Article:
Eric Meyers’ review of “The New Jesus Discovery”
Eric Meyers seems right on the mark as a legit scholar pointing out likely identity of this latest “find”. Short version: move along, move along, nothing to see here…
It’s interesting to discover a tomb belonging to 1st century people but that’s about it. No real connection to Jesus of Nazareth or Joseph of Arimathea. If you read the very earliest Christian traditions, 1 Corinthians 15:1–11 (NRSV) you’ll see tradition already in writing within 2-3yrs of the resurrection. The very earliest Christians absolutely believed in the bodily resurrection of Jesus and paid for it with their lives. Eyewitnesses to the event are cited as still living at the time of Paul’s writing of this letter to the Corinthians. There were over 10,000 believers in this world-changing event within a few weeks of it occurring. There is nothing that could ever be discovered archaeologically that could overturn this reality. And no scientific methods exist to precisely identify 2,000 year old remains, if any were found. And without a sample, it would be impossible to compare it to the actual living Jesus. But in the meantime he can sell some books and get a TV show made. Below is the Bible passage, which absolutely proves there were not multiple interpretations of his death nor later theological traditions added onto the story of Jesus. The full Matthew, Mark, Luke, and John Gospels were written a bit later, but this letter by Paul is decades sooner and is referring to written tradition he received right after his conversion, which was right after the resurrection. They didn’t just believe it based on what they saw, they believed it based on the promises found in the Old Testament. So it was a very deeply rooted belief in the Scriptures as well as the testimonies. So there’s just no room for this Book/TV show’s understanding of early Christian faith. The history is just too documented. Instead, I think they’ve found a jewish tomb from the time with similar names… Greek inscriptions were very common for the time… Many/most Jews believed in the bodily resurrection that would follow the judgment so it’s not surprising for the hope to appear. Belief in resurrection in general is different than believing Jesus rose from the dead. That’s what was and remains the specific Christian belief since day one:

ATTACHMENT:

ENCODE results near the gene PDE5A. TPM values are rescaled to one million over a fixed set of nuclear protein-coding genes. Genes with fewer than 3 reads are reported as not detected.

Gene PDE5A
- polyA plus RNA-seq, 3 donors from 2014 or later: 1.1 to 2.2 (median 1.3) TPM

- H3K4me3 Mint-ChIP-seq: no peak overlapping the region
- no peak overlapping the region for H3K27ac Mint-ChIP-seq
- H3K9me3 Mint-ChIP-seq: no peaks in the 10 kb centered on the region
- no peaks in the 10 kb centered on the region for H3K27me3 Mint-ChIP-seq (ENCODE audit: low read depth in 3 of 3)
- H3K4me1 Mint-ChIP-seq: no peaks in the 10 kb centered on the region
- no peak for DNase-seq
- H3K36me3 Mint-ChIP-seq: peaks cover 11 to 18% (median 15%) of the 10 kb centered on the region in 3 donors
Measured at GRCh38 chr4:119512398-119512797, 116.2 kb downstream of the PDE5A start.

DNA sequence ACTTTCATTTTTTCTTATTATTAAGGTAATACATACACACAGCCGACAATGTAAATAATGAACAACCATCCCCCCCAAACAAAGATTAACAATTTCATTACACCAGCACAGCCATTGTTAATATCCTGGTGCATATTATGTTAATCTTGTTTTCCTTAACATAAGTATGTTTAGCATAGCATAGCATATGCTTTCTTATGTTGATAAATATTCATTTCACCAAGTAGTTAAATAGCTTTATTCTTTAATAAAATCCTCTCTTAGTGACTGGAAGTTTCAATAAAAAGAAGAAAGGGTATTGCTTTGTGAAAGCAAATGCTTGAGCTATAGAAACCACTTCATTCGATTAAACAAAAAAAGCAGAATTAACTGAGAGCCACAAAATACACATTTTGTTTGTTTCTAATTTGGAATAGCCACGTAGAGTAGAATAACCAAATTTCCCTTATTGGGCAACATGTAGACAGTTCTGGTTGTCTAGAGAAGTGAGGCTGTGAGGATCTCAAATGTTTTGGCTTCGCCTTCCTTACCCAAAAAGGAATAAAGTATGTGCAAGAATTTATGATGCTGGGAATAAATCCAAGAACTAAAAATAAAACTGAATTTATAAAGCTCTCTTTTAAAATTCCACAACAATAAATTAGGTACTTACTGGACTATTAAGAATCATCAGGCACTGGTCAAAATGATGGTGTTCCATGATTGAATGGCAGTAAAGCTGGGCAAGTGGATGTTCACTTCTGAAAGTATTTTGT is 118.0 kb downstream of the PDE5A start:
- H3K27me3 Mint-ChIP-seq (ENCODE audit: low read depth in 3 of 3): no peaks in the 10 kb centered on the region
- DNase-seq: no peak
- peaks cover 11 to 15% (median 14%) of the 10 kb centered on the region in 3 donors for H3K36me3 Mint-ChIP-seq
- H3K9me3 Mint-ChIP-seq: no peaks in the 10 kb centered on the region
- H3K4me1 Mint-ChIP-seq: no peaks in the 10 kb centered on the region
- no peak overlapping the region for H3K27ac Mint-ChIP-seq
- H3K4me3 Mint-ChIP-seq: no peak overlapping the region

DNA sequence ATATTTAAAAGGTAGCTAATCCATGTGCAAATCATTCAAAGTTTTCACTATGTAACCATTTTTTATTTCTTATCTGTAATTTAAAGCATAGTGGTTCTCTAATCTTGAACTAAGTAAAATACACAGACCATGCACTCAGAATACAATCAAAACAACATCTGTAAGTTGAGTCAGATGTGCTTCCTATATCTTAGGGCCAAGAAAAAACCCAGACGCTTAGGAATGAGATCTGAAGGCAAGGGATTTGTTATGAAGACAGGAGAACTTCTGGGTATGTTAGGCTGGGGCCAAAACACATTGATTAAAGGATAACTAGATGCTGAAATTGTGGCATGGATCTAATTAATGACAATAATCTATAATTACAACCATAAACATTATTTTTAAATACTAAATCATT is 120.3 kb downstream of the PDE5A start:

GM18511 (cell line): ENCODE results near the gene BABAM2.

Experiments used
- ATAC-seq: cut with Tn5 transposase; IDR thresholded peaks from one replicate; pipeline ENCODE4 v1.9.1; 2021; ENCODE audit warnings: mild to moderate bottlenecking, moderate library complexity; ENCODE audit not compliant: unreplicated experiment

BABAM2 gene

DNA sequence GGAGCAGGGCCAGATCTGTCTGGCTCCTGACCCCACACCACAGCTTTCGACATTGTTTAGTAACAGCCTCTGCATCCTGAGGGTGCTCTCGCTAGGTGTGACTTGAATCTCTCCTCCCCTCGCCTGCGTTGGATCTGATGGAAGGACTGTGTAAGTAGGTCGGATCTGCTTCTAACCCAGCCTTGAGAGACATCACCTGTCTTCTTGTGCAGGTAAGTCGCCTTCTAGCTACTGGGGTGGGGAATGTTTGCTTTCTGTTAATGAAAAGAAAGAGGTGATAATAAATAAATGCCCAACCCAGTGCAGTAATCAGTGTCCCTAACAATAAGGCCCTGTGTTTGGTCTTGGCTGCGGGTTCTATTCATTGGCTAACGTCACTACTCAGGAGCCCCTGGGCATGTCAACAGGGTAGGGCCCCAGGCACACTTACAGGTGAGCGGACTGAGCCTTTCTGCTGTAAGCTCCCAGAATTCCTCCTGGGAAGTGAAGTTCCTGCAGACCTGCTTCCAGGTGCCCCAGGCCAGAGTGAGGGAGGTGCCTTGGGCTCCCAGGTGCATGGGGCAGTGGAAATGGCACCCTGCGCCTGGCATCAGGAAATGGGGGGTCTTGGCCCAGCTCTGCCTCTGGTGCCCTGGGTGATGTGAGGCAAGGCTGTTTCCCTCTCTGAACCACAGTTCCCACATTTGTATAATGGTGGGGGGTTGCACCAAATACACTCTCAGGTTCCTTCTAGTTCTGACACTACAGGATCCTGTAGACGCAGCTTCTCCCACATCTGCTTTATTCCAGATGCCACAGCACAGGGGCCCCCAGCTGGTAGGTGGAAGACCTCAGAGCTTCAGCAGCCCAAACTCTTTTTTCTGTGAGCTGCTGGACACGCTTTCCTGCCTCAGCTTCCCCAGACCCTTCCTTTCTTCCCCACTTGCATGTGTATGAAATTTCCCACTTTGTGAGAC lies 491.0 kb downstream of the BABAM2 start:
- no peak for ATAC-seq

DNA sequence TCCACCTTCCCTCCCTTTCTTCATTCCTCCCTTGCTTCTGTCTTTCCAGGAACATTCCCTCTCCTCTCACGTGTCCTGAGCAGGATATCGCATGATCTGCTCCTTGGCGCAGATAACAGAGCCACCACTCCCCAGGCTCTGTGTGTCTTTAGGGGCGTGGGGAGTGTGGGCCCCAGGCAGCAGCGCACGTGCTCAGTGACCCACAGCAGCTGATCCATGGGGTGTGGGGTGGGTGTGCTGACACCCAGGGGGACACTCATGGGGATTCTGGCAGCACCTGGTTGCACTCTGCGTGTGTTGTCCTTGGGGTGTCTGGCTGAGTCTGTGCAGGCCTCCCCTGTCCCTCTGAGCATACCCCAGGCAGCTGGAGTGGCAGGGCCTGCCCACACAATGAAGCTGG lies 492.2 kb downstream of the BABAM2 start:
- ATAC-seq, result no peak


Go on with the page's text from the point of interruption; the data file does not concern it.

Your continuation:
The Resurrection of Christ
(Cp Mk 16:9–20)
15 Now I would remind you, brothers and sisters, of the good news that I proclaimed to you, which you in turn received, in which also you stand, 2 through which also you are being saved, if you hold firmly to the message that I proclaimed to you—unless you have come to believe in vain.
3 For I handed on to you as of first importance what I in turn had received: that Christ died for our sins in accordance with the scriptures, 4 and that he was buried, and that he was raised on the third day in accordance with the scriptures, 5 and that he appeared to Cephas, then to the twelve. 6 Then he appeared to more than five hundred brothers and sisters at one time, most of whom are still alive, though some have died. 7 Then he appeared to James, then to all the apostles. 8 Last of all, as to one untimely born, he appeared also to me. 9 For I am the least of the apostles, unfit to be called an apostle, because I persecuted the church of God. 10 But by the grace of God I am what I am, and his grace toward me has not been in vain. On the contrary, I worked harder than any of them—though it was not I, but the grace of God that is with me. 11 Whether then it was I or they, so we proclaim and so you have come to believe.
Posted on February 28, 2012, in Apologetics, Archaeology, Evangelism and tagged apologetics, archaeology, Bible, Eric Meyers, fake, history, interpretation, Jesus Tomb, Lent, New Testament, scholars, sensationalism, Tabor. Bookmark the permalink. Leave a comment.